Danger in the Chain

From supplychainstandard.com: “Recent trends in outsourcing the manufacture of goods to distant low-cost economies have significantly increased risk within the supply chain. Distance and longer lead-times have heightened the chances of interruptions in supply, with disruptions and congestion at ports being possible risk factors. But global supply chains are set to experience unprecedented shocks to the system as buyers, suppliers and service providers battle the financial rigours of the market. Undoubtedly, some will fail.”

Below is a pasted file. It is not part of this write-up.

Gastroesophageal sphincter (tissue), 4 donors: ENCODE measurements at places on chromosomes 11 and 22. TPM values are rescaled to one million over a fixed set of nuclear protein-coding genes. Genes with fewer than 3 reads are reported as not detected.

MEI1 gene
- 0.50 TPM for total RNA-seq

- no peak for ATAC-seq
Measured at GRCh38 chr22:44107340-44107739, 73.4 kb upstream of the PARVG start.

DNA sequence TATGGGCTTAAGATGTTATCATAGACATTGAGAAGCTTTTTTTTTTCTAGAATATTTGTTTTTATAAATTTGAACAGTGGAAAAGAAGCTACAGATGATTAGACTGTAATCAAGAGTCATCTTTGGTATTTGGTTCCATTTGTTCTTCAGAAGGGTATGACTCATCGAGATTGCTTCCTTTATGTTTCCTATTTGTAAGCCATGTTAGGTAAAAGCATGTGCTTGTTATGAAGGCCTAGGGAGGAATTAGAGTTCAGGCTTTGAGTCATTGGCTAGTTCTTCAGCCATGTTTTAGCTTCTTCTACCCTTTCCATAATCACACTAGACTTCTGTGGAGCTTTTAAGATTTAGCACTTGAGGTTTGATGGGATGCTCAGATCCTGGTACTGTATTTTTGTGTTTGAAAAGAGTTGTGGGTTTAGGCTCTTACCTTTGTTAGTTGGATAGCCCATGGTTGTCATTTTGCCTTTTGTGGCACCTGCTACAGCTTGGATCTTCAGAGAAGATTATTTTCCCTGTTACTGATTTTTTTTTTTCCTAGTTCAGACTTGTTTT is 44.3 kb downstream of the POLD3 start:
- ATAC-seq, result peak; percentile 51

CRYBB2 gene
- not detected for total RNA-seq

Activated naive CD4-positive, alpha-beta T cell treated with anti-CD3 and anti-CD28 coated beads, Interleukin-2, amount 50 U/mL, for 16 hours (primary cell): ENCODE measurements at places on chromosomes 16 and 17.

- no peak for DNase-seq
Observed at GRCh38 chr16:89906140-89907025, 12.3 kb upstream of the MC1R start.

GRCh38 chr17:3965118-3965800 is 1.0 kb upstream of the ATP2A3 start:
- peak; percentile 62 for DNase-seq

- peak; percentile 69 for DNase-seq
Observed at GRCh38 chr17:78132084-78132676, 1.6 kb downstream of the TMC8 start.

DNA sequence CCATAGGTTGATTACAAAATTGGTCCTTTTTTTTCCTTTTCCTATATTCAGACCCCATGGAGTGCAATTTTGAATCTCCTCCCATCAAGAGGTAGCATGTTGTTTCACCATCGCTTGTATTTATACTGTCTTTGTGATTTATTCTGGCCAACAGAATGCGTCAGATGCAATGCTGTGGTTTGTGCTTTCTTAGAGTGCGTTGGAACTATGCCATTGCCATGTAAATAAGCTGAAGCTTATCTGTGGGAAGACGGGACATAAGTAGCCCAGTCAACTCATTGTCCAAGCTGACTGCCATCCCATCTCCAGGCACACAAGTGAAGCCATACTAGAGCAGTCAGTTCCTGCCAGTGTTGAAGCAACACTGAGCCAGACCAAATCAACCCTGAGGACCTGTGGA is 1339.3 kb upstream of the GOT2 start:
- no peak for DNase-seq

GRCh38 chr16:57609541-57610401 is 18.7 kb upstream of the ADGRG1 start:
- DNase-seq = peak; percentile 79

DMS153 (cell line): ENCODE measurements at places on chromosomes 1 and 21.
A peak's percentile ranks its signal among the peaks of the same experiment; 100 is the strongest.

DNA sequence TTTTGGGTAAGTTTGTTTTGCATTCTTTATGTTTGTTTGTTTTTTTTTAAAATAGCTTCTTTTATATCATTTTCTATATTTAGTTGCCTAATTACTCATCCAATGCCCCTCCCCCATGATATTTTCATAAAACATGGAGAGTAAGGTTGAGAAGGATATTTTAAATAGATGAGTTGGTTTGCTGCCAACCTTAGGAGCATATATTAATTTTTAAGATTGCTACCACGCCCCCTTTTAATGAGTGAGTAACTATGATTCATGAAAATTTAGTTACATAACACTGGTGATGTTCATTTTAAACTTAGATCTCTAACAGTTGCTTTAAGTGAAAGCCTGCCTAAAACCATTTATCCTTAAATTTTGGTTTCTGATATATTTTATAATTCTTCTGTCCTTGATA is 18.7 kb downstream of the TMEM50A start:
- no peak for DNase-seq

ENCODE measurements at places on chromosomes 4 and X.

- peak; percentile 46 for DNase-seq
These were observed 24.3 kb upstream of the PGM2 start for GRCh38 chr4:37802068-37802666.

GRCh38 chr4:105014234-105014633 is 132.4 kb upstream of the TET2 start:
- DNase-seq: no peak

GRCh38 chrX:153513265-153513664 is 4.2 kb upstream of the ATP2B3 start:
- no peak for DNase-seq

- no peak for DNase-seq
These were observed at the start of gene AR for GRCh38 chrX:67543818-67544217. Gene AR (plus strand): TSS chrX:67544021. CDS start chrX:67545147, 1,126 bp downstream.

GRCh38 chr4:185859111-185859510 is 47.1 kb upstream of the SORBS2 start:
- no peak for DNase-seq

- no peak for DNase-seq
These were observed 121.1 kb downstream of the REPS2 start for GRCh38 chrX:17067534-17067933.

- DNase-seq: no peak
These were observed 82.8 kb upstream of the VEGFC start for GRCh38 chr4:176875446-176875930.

“Craig Neame, a parmer at international law firm, Holman Fenwick Willan, deals with the commercial fall-out from supply chain problems. He highlights some of the repercussions from the large corporate casualties that have recently occurred on the high street. “Those companies have quite a large amount of stock both in distribution centres and in transit,” says Neame, “Questions then arise as to ownership of that stock, about the rights of the outsourced logistics service providers who manage the distribution centres and perform the carriage and handling contracts, as against the customer and also, as against the vendors of the stock that is in transit or sitting in warehouses.” Retention of title clauses can make for complex situations and may become very messy, but then this is a natural consequence of a downturn. ” Danger in the Chain

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